The Open Society Foundations in Tunisia
The Open Society Foundations have been working in Tunisia since 2005, when we began supporting organizations promoting freedom of expression and information, as well as entities publishing Arabic literature and making it more accessible to the English-speaking world.
Tunisia, hailed as the birthplace of the 2011 Arab Spring, has led the way since then in terms of democratic development in the Middle East and North Africa (MENA). Tunisia’s large middle class, though receding, along with the country’s high education standards relative to the region, and its history of cultural modernization and feminist reforms instituted in the 1950s, have all contributed to Tunisia’s unique experience in embracing participatory democracy.
We support a diverse array of civil society organizations in Tunisia working to promote democratic governance, constructive social accountability, research and dialogue on strategic issues, economic reform with a focus on economic justice, and empowerment of youth and women. Despite structural challenges Tunisia faces in its democratic transition, the fulfillment of its democratic potential will not only prove a great asset for the Tunisian people but also serve as a model of progress and prosperity for the wider MENA region.
Open Society opened a regional MENA office in the Tunisian capital, Tunis, in 2014, following the opening of the first regional office in the Jordanian capital, Amman, in 2006.
Nine Facts about Tunisia and the Open Society Foundations
- We are committed to helping foster a culture of constructive public debate in the region. Among our grantees is the regional award-winning Munathara Initiative which broke new ground when it exclusively led and designed Tunisia’s first televised electoral debates in 2019.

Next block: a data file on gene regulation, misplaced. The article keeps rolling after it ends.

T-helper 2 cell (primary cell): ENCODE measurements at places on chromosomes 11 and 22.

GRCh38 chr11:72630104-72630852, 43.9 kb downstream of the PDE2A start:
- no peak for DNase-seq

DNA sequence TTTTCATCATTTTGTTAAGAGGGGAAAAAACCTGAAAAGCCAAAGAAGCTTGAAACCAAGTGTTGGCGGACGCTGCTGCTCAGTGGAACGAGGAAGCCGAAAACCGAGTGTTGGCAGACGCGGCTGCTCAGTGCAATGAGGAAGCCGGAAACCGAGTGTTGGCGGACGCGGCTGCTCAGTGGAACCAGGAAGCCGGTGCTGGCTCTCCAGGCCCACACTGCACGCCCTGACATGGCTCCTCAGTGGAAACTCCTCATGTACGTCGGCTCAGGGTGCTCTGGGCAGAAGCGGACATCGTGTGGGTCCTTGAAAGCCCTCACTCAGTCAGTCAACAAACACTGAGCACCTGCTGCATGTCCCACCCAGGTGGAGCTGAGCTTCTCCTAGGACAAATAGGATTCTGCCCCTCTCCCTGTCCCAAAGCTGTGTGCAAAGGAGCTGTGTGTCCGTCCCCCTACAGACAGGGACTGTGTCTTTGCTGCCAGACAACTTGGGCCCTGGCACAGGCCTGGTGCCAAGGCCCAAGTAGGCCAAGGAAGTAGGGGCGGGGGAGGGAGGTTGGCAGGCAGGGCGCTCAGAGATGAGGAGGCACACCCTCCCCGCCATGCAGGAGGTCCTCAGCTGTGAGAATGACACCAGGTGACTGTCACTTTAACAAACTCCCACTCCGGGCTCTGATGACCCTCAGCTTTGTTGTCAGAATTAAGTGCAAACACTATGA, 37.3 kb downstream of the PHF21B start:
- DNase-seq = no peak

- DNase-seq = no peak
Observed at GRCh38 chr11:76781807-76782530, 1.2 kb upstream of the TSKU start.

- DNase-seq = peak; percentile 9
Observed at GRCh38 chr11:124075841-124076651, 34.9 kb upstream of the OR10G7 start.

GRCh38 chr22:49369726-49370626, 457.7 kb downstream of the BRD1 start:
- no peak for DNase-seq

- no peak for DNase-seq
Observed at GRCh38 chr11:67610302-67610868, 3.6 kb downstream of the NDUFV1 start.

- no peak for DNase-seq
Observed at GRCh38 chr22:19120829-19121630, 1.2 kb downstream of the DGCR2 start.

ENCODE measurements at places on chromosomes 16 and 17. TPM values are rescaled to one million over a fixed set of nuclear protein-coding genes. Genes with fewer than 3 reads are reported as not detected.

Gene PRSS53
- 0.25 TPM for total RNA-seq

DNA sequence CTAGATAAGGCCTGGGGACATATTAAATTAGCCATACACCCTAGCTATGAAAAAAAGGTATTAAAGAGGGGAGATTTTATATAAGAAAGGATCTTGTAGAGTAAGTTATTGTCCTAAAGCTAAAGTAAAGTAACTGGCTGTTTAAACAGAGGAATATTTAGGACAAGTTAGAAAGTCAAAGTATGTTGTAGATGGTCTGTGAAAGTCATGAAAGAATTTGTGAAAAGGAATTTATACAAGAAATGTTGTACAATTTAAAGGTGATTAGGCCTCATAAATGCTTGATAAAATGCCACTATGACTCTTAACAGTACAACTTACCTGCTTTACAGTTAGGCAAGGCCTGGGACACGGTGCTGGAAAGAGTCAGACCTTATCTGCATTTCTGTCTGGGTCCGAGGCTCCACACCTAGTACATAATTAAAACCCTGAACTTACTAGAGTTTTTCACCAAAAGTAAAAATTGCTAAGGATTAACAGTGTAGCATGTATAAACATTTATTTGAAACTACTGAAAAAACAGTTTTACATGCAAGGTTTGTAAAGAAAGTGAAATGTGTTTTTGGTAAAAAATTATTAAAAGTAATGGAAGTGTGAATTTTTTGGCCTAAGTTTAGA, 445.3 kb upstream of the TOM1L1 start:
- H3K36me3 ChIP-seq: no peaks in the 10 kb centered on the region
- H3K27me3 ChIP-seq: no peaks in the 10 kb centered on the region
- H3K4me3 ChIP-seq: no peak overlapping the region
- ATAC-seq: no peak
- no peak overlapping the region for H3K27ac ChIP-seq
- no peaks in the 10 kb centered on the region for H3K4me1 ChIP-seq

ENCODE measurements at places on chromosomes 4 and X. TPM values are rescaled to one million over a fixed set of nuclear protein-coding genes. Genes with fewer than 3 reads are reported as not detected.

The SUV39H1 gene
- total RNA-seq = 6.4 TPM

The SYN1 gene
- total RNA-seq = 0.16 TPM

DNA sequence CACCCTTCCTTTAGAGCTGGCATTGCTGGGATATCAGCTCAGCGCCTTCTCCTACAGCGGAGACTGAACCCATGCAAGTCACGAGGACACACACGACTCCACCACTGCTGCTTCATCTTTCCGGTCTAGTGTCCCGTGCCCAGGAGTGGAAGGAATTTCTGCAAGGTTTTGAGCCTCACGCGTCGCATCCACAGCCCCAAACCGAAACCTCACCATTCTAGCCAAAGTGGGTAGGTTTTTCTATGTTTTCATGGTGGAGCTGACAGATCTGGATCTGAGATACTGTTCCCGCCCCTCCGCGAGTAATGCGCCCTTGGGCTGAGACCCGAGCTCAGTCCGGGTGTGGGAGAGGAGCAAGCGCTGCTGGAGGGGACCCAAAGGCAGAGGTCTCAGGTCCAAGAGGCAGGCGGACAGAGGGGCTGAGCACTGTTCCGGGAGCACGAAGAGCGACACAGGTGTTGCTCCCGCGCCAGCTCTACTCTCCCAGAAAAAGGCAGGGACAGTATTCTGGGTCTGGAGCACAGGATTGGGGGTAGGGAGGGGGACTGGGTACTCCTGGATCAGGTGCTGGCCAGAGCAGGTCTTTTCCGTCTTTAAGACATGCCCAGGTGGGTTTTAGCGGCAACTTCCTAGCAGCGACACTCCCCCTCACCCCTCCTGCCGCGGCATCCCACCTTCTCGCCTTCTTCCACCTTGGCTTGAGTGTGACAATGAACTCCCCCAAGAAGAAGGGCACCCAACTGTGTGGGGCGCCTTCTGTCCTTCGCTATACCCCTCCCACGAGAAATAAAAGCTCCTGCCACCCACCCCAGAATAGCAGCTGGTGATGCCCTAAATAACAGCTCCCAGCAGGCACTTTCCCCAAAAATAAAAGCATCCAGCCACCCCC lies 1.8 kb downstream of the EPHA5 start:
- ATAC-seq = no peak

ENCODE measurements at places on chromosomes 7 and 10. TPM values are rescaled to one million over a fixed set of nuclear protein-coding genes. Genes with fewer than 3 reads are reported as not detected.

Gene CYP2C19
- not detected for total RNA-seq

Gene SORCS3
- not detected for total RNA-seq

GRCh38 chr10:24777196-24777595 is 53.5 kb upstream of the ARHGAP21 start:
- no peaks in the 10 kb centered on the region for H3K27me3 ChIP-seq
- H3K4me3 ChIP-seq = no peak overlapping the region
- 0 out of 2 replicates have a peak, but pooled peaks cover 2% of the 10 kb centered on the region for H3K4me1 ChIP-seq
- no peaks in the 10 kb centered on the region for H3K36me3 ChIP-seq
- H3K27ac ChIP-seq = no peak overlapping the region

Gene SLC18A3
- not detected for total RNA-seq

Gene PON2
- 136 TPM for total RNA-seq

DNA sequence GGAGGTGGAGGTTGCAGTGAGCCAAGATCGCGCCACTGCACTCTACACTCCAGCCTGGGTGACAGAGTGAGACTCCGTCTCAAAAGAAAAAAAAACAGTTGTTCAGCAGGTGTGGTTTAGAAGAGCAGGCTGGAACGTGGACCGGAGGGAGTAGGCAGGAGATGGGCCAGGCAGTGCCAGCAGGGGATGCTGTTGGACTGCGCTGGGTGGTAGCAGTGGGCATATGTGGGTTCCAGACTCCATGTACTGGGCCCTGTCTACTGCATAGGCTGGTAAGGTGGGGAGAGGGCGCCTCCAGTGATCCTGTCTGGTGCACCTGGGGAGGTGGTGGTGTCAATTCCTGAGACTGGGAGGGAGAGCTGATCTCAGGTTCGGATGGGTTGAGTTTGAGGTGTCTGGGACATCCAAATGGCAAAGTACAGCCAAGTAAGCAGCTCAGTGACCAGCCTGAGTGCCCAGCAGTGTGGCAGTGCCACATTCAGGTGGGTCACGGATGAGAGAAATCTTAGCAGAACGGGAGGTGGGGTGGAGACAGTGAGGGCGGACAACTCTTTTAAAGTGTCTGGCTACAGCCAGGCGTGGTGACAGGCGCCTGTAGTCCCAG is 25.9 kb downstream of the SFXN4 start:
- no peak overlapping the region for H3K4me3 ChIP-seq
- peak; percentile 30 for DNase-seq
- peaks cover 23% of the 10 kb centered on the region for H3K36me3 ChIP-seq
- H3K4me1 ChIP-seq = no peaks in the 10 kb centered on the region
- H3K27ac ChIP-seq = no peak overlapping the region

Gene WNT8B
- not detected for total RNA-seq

- We support legal entities building mechanisms for justice and human rights protection such as the international NGO Avocats Sans Frontières. In Tunisia, Avocats Sans Frontières provides legal services and advocacy for vulnerable populations including migrants and detainees, among others.
- We support The Tunisian Forum for Economic and Social Rights which undertakes research and analysis to inform public debates and official policies on social, economic, and environmental rights. Its areas of work include labor law reforms, fighting corruption, and migrant rights.
- We are helping nurture a constructive exchange of ideas in Tunisia. Among our grantees is the Global Institute for Transitions, an independent think tank supporting public decision-making on issues that promote transitions towards democratic, plural, and egalitarian societies.
- We fund groups advancing Tunisia's participatory democracy such as the Social Accountability Association, which helps establish effective partnerships between civil society and the public sector in preparing and evaluating public policies and spreading awareness about the role social accountability plays in preserving democratic practices.
- Our grantee L'institut Maghrébin pour le Développement Durable empowers youth, women, and marginalized groups to become influential actors in their societies. It provides capacity-building workshops for these groups on democratic principles, good governance, and human rights.
- We fund entities providing specialized studies on strategic issues in Tunisia and the wider Maghreb region such as the Centre d’Etudes Strategiques pour le Maghreb Arabe, which conducts research and advocates for sustainable public policies in diverse fields including health, security, migration, and energy.
- We support feminist organizations in Tunisia such as Aswat Nissa (Women’s Voices), which is successfully leading advocacy campaigns for gender inclusion in public policies and tackling gender-based violence as well as socio-economic challenges faced by rural women.
- We support the Tunisia-based Arab Institute for Democracy, which brings together entities aspiring to democratic change in the Arab world by peaceful means, and raises awareness on democracy and human rights by producing research reports and organizing events including conferences, workshops, and trainings.
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The Open Society Foundations in the Middle East and North Africa
The Open Society Foundations’ grantees in the Middle East and North Africa region are working to boost democratic governance, transparency, rule of law, civic engagement, human rights, gender equality, and independent media and the arts.
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The Open Society Foundations were founded by George Soros, one of the world’s foremost philanthropists, who since 1984 has given away $32 billion of a personal fortune made in the financial markets.